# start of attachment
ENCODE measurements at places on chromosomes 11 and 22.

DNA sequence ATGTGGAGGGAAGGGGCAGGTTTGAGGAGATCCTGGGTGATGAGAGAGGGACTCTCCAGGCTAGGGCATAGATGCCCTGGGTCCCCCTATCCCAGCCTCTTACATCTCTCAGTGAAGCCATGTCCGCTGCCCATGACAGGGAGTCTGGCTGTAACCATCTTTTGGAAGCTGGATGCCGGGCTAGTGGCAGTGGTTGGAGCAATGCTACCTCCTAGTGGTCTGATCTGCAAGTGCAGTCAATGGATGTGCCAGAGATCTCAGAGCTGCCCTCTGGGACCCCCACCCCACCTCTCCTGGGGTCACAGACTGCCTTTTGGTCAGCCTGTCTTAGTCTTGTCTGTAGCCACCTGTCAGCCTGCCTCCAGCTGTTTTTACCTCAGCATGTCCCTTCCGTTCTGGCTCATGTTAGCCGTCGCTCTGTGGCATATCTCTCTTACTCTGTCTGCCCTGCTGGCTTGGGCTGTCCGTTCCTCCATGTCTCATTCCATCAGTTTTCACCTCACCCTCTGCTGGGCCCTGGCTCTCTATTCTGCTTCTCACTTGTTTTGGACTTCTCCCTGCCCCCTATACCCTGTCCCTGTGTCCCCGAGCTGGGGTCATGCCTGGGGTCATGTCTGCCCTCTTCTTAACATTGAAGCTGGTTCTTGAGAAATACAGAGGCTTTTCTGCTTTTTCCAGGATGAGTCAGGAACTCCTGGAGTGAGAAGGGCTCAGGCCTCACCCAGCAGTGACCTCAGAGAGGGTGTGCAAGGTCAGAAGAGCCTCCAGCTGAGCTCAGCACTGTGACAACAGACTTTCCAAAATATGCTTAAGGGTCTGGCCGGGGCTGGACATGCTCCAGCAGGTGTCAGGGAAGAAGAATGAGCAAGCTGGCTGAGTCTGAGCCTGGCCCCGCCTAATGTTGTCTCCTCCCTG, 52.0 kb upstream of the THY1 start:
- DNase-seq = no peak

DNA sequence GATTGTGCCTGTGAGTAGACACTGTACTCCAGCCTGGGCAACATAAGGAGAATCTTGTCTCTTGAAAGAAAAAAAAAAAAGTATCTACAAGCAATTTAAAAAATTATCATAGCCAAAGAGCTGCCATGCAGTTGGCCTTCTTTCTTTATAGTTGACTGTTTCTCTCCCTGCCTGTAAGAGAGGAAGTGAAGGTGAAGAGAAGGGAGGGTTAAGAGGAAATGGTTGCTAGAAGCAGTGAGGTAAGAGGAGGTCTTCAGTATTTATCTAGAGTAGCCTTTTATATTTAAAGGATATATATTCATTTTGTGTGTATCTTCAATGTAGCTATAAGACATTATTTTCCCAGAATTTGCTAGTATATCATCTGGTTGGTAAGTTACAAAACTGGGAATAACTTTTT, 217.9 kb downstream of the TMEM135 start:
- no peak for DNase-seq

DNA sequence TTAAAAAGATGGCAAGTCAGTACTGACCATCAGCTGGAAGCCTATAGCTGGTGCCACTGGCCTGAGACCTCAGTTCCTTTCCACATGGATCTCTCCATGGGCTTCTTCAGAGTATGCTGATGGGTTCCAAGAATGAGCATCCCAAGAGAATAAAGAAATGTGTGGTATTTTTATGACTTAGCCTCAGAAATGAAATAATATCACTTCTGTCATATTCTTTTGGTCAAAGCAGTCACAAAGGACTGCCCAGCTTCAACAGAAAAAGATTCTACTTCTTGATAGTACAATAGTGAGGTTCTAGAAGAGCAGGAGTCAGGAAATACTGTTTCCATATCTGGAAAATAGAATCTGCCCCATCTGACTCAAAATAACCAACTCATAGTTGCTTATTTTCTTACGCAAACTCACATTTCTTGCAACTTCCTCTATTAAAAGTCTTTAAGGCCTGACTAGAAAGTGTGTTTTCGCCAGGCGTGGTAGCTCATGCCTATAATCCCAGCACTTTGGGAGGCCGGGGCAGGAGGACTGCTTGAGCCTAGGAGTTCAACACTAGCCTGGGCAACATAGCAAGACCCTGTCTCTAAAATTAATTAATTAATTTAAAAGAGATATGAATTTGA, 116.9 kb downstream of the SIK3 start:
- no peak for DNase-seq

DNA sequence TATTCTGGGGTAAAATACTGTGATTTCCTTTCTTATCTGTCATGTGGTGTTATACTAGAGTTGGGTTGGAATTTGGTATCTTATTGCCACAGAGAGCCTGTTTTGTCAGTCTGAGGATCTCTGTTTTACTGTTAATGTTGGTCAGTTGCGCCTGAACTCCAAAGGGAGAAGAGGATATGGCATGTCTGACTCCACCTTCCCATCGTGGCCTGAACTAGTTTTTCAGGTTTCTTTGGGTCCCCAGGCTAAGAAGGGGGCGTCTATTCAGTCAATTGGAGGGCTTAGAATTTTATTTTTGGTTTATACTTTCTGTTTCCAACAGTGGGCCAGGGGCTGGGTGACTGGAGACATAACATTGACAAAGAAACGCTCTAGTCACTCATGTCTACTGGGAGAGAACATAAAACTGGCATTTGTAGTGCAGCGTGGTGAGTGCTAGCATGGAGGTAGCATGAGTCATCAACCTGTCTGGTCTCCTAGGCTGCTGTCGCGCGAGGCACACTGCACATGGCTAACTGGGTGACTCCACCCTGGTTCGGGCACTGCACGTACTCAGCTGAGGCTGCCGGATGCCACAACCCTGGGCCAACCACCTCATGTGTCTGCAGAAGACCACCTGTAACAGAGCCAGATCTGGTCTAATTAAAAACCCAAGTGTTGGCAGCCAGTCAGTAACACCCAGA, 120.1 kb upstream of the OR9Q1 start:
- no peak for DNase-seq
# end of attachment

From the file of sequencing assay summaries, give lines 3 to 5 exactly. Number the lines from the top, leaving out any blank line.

- DNase-seq = no peak

DNA sequence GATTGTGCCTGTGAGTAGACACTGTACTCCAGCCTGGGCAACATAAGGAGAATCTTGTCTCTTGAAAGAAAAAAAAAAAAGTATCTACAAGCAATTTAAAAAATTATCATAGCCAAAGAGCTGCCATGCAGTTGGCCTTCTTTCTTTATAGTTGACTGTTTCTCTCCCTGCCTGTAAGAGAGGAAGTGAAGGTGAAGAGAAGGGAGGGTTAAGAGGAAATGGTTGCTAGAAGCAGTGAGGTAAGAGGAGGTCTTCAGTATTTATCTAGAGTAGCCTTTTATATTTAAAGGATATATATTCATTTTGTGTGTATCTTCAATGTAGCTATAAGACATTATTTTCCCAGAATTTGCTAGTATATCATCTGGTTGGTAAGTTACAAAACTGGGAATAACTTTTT, 217.9 kb downstream of the TMEM135 start:
- no peak for DNase-seq